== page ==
Elena Kagan

Solicitor General Elena Kagan speaks after being nominated by <a class="taxInlineTagLink" id="PEPLT007408" title="Barack Obama" href="/topic/politics/government/barack-obama-PEPLT007408.topic">President Barack Obama</a> to the Supreme Court in the East Room of the <a class="taxInlineTagLink" id="PLCUL000110" title="White House" href="/topic/politics/government/executive-branch/white-house-PLCUL000110.topic">White House</a> in Washington. Kagan, 50, has close ties to Democratic power brokers, and the lifetime appointment would offer the party the hope of a progressive voice on the Supreme Court for many years to come. If confirmed by the Democratic-controlled Senate, Kagan would replace retiring <a class="taxInlineTagLink" id="PECLB002037" title="John Paul Stevens" href="/topic/politics/john-paul-stevens-PECLB002037.topic">John Paul Stevens</a>, 90, the court's leading liberal, who sat on the bench for 34 years, through a time of turmoil and change in US life.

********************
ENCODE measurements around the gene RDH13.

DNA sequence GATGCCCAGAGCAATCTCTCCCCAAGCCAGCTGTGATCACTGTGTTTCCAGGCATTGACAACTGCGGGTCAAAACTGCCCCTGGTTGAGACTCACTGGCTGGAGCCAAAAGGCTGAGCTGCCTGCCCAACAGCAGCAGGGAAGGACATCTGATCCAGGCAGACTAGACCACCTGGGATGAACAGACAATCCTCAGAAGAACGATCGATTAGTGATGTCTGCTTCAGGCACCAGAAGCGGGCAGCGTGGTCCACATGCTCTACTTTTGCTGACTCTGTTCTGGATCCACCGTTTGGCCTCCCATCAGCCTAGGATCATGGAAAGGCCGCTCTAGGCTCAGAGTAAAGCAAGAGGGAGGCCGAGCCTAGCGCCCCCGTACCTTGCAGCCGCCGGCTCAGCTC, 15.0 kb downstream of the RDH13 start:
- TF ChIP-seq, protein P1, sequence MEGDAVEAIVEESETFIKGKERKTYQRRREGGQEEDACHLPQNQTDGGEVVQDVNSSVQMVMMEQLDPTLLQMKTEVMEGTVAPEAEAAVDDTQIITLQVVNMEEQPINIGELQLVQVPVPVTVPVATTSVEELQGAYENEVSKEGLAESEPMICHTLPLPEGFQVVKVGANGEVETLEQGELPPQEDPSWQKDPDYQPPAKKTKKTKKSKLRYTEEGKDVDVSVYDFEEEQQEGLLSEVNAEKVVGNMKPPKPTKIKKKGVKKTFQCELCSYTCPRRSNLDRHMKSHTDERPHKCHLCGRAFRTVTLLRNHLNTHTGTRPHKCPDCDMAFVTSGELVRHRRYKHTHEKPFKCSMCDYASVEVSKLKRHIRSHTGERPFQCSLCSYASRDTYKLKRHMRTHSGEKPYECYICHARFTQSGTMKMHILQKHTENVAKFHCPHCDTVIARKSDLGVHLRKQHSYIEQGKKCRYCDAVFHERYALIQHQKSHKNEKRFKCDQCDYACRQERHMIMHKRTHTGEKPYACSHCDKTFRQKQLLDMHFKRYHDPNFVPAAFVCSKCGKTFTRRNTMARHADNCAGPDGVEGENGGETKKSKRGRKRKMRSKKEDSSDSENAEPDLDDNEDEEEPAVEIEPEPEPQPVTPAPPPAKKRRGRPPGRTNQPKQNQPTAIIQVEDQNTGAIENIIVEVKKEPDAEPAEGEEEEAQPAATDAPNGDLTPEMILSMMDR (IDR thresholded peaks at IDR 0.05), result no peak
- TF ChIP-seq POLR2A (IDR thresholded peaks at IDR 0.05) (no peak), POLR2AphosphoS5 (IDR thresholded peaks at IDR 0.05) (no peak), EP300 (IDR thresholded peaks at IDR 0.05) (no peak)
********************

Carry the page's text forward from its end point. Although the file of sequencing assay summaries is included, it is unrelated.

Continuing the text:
( Jim Watson, AFP/Getty Images / May 10, 2010 )

Solicitor General Elena Kagan speaks after being nominated by President Barack Obama to the Supreme Court in the East Room of the White House in Washington. Kagan, 50, has close ties to Democratic power brokers, and the lifetime appointment would offer the party the hope of a progressive voice on the Supreme Court for many years to come. If confirmed by the Democratic-controlled Senate, Kagan would replace retiring John Paul Stevens, 90, the court's leading liberal, who sat on the bench for 34 years, through a time of turmoil and change in US life.

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